Michael Leachman, a vice president for state fiscal policy at the Center on Budget and Policy Priorities, told Congress “The covid-19 pandemic has caused state revenues to fall off the table, creating a fiscal crisis unlike anything states have faced since the Great Depression of the 1930s. Without significant federal aid, soon, states and localities will lay off teachers and other workers and take additional steps that worsen the recession, delay the recovery, and weaken students’ education.”
The effects this pandemic will have on students
The American Academy of Pediatrics wrote in its clinical guidance on reopening schools:
“The importance of in person learning is well-documented, and there is already evidence of the negative impacts on children because of school closures in the spring of 2020. Lengthy time away from school and associated interruption of supportive services often results in social isolation, making it difficult for schools to identify and address important learning deficits as well as child and adolescent physical or sexual abuse, substance use, depression, and suicidal ideation. This, in turn, places children and adolescents at considerable risk of morbidity and, in some cases, mortality. Beyond the educational impact and social impact of school closures, there has been substantial impact on food security and physical activity for children and families.”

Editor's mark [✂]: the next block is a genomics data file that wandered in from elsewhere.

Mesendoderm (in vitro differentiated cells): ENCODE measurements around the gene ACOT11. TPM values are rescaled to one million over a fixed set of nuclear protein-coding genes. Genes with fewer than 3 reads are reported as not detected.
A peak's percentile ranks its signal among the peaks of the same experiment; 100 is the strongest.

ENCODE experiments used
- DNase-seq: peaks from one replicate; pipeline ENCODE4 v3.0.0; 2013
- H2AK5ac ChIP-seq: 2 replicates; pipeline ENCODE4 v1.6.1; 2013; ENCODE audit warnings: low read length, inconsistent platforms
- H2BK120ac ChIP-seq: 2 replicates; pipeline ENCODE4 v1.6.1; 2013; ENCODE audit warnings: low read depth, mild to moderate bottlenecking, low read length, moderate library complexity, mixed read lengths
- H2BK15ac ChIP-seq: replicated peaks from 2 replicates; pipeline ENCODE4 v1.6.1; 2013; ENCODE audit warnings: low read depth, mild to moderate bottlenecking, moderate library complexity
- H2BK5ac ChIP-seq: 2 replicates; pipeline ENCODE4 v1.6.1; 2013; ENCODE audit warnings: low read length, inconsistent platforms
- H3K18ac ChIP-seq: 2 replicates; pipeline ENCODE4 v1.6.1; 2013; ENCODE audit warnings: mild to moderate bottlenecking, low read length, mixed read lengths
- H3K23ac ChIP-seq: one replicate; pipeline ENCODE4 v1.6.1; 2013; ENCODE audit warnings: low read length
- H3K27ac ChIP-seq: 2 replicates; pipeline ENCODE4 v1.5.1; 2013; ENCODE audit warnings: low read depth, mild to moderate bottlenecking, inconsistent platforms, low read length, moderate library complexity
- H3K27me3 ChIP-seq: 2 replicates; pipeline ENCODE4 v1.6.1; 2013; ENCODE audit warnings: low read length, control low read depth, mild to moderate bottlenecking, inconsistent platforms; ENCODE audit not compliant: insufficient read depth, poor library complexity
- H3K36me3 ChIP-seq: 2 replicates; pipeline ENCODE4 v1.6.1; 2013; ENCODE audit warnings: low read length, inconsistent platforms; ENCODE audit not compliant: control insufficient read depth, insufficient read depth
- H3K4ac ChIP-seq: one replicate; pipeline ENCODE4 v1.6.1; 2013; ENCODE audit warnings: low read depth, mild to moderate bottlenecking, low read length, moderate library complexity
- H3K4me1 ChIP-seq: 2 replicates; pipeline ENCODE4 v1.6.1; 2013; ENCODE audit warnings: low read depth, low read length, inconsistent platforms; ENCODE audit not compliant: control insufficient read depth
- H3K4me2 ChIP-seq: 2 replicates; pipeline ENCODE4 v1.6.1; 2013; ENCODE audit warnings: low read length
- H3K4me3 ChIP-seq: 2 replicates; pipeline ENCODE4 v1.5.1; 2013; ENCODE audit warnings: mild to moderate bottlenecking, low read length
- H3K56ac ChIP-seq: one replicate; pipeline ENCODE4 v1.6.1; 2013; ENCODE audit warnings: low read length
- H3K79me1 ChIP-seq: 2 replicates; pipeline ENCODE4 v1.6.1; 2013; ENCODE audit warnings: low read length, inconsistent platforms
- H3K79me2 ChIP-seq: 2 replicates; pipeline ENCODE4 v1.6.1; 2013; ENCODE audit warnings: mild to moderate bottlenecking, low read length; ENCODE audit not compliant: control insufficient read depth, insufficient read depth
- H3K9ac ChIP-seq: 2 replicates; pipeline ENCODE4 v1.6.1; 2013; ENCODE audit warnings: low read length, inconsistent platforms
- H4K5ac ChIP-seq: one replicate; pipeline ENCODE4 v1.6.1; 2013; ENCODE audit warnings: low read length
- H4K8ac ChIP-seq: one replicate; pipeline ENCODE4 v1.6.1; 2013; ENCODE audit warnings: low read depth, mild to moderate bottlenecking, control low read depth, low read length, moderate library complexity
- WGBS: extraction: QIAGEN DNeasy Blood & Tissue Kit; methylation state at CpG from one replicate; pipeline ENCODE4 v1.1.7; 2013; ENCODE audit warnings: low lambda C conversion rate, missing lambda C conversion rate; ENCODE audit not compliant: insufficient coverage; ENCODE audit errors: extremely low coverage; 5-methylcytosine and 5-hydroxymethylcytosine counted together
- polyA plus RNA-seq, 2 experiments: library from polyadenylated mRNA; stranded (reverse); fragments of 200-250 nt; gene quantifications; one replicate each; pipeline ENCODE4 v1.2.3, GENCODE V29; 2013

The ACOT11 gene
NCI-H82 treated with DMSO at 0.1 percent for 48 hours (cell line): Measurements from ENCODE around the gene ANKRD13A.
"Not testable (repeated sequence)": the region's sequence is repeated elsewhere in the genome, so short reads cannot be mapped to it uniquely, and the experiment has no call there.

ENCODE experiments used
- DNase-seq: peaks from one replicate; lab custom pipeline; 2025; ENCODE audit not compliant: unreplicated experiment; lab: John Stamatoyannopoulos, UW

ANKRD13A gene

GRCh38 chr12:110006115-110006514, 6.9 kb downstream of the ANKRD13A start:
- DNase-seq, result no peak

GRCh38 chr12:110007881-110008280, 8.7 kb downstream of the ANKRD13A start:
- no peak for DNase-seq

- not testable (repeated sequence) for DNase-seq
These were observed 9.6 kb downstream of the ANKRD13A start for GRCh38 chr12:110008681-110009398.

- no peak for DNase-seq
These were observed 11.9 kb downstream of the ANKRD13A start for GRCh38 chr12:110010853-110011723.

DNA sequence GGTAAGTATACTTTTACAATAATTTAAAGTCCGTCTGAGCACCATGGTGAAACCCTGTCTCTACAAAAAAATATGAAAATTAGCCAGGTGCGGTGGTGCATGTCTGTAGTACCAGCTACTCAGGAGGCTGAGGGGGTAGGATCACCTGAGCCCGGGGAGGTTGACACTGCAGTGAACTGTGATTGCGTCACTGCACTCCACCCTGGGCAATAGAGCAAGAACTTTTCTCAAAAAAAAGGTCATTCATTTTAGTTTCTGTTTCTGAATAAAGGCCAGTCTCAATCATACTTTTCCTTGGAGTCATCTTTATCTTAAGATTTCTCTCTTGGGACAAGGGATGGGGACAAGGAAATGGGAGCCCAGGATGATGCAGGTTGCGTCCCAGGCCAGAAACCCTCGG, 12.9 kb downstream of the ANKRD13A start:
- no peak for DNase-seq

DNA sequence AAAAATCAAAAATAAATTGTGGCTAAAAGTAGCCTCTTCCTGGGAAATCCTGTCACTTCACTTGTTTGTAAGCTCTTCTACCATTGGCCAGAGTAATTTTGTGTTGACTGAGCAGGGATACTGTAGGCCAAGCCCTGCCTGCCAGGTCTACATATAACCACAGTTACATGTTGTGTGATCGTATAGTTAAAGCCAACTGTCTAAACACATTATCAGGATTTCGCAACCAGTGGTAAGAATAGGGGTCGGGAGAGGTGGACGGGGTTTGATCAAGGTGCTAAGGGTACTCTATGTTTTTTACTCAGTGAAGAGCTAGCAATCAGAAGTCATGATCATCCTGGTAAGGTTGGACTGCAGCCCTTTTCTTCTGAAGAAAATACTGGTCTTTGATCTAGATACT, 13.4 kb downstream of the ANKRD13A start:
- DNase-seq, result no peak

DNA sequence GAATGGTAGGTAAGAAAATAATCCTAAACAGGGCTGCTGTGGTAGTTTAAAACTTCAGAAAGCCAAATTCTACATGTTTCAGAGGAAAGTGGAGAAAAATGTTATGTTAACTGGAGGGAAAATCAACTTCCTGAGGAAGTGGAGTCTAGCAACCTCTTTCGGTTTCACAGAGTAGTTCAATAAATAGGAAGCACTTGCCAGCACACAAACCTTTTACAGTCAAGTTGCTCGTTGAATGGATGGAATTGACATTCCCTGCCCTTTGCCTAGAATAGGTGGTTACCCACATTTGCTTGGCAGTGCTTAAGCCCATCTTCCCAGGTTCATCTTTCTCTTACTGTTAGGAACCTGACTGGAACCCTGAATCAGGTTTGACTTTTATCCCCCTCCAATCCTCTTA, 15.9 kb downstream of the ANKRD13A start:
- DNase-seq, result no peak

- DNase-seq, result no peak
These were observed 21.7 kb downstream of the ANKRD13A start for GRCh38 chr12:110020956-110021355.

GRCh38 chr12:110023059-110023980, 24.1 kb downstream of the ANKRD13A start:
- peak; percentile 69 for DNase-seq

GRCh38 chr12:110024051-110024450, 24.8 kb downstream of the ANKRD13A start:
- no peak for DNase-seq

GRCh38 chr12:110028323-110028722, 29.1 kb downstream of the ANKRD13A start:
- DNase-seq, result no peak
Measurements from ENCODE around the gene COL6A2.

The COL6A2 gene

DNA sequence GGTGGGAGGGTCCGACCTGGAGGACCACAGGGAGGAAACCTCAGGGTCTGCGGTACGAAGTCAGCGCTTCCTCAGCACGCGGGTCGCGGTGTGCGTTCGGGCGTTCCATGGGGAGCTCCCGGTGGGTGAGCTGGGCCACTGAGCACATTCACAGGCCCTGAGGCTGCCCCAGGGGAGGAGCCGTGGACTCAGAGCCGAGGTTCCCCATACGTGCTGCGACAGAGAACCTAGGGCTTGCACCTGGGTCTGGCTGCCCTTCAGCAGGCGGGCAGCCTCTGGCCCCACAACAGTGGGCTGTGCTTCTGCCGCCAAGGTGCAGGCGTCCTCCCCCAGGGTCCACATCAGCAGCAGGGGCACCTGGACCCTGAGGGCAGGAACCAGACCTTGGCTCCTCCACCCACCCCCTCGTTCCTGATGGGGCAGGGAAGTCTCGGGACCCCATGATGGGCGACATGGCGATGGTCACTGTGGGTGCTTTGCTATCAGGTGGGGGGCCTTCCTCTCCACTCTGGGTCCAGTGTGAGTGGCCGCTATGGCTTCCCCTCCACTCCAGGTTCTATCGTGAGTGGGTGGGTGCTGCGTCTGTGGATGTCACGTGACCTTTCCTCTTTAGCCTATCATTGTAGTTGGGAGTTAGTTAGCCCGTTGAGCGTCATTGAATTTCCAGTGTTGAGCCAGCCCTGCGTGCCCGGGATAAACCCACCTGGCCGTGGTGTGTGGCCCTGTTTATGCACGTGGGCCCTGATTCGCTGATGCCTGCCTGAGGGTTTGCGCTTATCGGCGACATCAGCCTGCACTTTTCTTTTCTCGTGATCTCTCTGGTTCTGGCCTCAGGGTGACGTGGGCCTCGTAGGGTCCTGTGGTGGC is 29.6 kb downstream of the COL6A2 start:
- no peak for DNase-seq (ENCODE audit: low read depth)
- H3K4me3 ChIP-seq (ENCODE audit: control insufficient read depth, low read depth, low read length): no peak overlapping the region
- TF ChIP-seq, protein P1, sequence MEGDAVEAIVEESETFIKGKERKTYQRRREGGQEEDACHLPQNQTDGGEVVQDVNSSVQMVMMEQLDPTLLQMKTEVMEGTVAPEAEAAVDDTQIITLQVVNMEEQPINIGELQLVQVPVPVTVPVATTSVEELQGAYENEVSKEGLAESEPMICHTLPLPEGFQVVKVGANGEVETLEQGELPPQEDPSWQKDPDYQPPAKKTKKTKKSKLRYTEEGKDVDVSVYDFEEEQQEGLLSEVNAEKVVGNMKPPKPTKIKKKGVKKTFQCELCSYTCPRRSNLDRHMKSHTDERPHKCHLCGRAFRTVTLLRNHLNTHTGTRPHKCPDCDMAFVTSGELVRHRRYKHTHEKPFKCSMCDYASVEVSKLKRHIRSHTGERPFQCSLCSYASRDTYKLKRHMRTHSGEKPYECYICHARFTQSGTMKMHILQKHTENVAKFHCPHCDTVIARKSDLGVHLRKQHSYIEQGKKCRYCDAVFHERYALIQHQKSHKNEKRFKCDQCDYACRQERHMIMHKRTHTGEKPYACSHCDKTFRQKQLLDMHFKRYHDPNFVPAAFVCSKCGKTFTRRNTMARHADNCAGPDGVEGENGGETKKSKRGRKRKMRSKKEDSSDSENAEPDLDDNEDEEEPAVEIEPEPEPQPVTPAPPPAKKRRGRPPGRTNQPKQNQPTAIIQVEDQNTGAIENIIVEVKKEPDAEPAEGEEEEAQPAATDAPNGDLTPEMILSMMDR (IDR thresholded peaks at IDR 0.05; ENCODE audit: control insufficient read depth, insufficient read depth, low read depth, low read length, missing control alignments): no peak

Educators are concerned that if in person learning is delayed even further, the lack of socialization and supplemental services will have long term effects on the development of the children.
What about the teachers?
Children are far less impacted than adults by the coronavirus, but can carry the infection without showing any symptoms. Many teachers are reluctant to return for this reason and some are electing early retirement to not go back. The American Academy of Pediatrics noted in its guidelines that policymakers, “should acknowledge that covid-19 policies are intended to mitigate, not eliminate, risk.”
“No single action or set of actions will completely eliminate the risk of SARS-CoV-2 transmission, but implementation of several coordinated interventions can greatly reduce that risk,” it said. “For example, where physical distance cannot be maintained, students (over the age of 2 years) and staff can wear face coverings (when feasible).”
Is it likely for a kindergartner to keep a mask on for longer that a few minutes? Children wearing masks for a full day is not realistic, and teachers will also have new challenges wearing a mask for a full day of teaching. Many young children do not understand what social distancing or social boundaries. How will this be mandated within the schools?
Lauren Manni, a writer from nj.com says, “I know this is the time we’re living in, but the clear answer is to wait until there is a proven vaccine or successful therapeutics and then reopen schools. Office buildings are not reopening, restaurants are not reopening, indoor activities are not reopening. It sounds utterly insane to reopen schools. The thousands of lives that will be in jeopardy are heart-stopping, including my own, my children’s, my parents.”